The UN’s human rights office has announced that Alena Douhan, the Special Rapporteur on unilateral coercive measures, will visit Tehran from May 7 to 18 to study the impact of sanctions on human rights in Iran.
According to the statement, Douhan will meet with various representatives of the Iranian state during her visit, as well as businesses and NGOs. The purpose of the visit is to assess how far sanctions have impeded Iranian people’s full realization of their rights, particularly “development”.
Unlike her colleague Javaid Rehman, the Special Rapporteur on human rights in Iran, Douhan has faced no resistance from the Islamic Republic to the planned visit. On the contrary: she was invited by the Iranian government. Officials have enthusiastically endorsed the trip, while some long-time Iranian human rights advocates are alarmed.
Who is the Special Rapporteur Bound for Tehran?
Alena Douhan is a citizen of Belarus. She was appointed £UN special rapporteur on the negative impact of unilateral coercive measures on the enjoyment of human rights”, a position created in 2014, in March 2020 and has since submitted reports on US sanctions on Venezuela and Saudi Arabia’s sanctions against Qatar.
After visiting Venezuela in 2021, Douhan wrote: “The devastating effect of sanctions imposed is multiplied by extra-territoriality and over-compliance, adversely affecting public and private sectors, Venezuelan citizens, non-governmental organizations, third country national and companies. Humanitarian exemptions are lengthy, costly, ineffective and inefficient.”
The sanctions there, she said, had let to chronic shortages of machinery and spare parts, water, electricity, fuel, gas, food and medicine, as well as a “brain drain” whereby skilled workers including doctors and engineers had left the country in droves. The cumulative impact, she wrote, was “enormous”.
Why are Activists Worried?
It appears that the groundwork for Douhan’s visit to Iran was laid by a private law firm close to the Iranian regime. After an online conference organized by this company about the effects of US sanctions on Iran, officials were persuaded to formally invite her.
Douhan’s mission does not take in the broader state of human rights in Iran or the well-documented, gross violations of human rights by the Islamic Republic. Instead it is likely to focus on the impact of US and EU sanctions. The trip is thus being regarded by Tehran as a propaganda opportunity.
In a letter penned on April 2022 to the UN High Commissioner for Human Rights, the Iranian lawyer and Nobel Peace Prize laureate Shirin Ebadi called for the visit to be postponed until Tehran let in the UN Special Rapporteur on human rights in Iran. The regime holds that Javaid Rehman’s position is “political” and has not allowed him access to the country since his appointment in summer 2018.
Ebadi told the BBC: “As a defender of human rights, I’m think about people’s interests. Faced with trickery and deception by the government, I must cry out that bringing in the sanctions rapporteur is in fact a ploy by the Iranian state.”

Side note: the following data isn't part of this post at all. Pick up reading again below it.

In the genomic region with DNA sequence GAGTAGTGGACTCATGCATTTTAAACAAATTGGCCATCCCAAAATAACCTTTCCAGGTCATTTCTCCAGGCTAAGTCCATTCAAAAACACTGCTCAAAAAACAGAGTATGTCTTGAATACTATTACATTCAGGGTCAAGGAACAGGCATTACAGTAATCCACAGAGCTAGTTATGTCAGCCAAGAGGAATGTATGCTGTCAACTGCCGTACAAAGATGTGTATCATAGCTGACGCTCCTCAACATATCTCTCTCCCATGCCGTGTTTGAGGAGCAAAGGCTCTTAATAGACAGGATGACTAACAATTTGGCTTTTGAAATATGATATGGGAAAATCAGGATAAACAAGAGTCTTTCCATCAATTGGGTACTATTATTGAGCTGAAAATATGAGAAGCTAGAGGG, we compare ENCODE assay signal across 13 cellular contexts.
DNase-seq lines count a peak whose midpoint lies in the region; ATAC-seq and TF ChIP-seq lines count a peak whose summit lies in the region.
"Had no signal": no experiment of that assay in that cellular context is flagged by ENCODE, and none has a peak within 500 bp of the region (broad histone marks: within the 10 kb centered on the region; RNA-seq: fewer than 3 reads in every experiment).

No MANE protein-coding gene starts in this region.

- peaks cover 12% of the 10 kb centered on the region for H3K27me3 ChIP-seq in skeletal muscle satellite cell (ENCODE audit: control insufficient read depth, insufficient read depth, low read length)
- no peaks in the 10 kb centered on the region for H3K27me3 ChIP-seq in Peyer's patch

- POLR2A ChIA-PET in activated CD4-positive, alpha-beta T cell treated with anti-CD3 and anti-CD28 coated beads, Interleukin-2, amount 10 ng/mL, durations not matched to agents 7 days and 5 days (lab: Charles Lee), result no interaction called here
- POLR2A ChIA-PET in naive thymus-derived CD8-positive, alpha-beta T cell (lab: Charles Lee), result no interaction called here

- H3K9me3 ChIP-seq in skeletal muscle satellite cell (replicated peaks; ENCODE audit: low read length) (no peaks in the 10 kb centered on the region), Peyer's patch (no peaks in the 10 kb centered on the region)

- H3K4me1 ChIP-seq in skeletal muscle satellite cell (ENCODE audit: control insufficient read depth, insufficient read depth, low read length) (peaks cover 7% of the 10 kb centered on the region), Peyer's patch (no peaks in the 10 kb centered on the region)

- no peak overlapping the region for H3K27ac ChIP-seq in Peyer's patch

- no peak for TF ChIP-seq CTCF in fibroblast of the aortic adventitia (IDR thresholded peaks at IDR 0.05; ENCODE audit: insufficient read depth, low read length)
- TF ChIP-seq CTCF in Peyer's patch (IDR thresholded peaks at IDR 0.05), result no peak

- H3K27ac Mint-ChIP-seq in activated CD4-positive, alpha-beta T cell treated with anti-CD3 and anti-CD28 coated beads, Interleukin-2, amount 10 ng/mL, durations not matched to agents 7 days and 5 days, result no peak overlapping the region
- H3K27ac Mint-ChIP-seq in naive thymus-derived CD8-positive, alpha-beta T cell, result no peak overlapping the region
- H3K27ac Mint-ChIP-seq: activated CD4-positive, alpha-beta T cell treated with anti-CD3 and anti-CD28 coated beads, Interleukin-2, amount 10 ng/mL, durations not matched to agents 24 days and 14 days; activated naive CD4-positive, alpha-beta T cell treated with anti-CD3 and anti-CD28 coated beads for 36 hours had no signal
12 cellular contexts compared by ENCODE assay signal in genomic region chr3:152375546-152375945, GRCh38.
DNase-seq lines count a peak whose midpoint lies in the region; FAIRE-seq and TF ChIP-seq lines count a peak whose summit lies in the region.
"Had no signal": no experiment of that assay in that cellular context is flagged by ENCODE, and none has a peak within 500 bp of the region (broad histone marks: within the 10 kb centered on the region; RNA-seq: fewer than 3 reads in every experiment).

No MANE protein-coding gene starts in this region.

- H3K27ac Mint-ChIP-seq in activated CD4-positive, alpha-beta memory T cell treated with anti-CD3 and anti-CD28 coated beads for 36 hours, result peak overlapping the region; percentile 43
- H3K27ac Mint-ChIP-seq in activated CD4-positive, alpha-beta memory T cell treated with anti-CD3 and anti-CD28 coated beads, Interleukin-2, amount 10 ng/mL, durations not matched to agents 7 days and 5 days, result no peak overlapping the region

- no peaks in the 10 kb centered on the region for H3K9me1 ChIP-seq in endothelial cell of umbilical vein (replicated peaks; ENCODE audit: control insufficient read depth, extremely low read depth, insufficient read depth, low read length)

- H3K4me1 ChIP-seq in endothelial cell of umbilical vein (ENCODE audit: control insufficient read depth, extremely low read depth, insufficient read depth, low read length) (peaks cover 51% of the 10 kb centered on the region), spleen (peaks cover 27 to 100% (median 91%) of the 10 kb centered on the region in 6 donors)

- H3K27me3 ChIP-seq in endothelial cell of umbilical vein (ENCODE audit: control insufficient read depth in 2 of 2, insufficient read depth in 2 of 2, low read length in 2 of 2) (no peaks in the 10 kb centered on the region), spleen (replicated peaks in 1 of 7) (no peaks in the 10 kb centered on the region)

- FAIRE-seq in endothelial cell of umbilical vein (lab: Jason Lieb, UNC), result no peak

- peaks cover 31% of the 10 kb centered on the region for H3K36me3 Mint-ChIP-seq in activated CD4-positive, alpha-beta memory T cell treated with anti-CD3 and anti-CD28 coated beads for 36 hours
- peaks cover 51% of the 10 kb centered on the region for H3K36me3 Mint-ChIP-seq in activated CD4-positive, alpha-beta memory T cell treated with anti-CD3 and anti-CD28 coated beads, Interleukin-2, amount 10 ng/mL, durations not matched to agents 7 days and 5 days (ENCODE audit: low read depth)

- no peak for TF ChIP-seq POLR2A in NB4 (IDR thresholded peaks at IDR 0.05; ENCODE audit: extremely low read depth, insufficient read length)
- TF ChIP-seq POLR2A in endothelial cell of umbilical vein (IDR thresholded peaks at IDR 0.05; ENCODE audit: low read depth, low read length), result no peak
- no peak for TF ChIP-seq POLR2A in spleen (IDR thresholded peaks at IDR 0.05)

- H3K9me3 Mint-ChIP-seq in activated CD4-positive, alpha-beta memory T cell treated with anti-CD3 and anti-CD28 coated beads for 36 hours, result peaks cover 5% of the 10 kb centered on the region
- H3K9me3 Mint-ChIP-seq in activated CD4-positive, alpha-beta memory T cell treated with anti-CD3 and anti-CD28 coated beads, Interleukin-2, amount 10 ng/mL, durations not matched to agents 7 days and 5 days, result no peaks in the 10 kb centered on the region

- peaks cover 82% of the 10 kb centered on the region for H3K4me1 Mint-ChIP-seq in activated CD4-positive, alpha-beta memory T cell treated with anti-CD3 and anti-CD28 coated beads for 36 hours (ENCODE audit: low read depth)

Why Can’t the Main Human Rights Rapporteur Go to Iran?
In line with his mandate, Javaid Rehman has called for an independent inquiry into the state’s 1988 massacre of thousands of political prisoners in Iran, and the role of Ebrahim Raisi, the current president of the Islamic Republic, in those extrajudicial executions. The Islamic Republic describes Rehman’s mission as a “political” one and has never permitted him or his colleagues to enter the country.
The mission of the UN Special Rapporteur on Human Rights in Iran is to monitor and document the wider state of human rights in the country. It is therefore natural the Islamic Republic would lock out Rehman; the briefest of visits to an Iranian prison or detention center, or even a walk in streets overseen by violent “morality patrols” forcing women to wear unwanted hijab, would be enough for a negative report to be filed – let alone the state’s backing of torture, forced disappearance and persecution of religious minorities.
In every report he has so far produced, Javaid Rehman has described the situation in Iran as “more serious” than before. This has not endeared him to the Islamic Republic, which calls his work “biased” and “political”.
After the UN Human Rights Council renewed Rehman’s mandate on April 1, Iranian officials made their displeasure very clear. In a statement, the Iranian judiciary’s so-called High Council of Human Rights declared the vote “cannot be basis for cooperation and interaction and the Islamic Republic of Iran utterly rejects it.”
Foreign Ministry Spokesman Saeed Khatibzadeh also rejected the resolution, wrongly claiming it had been drafted by Britain and other Western countries and was “devoid of any legal validity”.
In a bid to dodge accountability, the Islamic Republic used to accuse UN Special Rapporteurs them of being ignorant of Islamic laws and Shia jurisprudence. But all the rapporteurs in the past 11 years have been Muslims and experts in Islamic law.
Javaid Rehman is a Muslim British-Pakistani legal scholar and the Professor of Islamic Law and International Law at Brunel University in London. His two predecessors were Ahmed Shaheed, former foreign minister of the Maldives, and Asma Jahangir, a human rights lawyer from Pakistan. All three shared the view that the Islamic Republic has persistently violated not only international law but also Islamic law.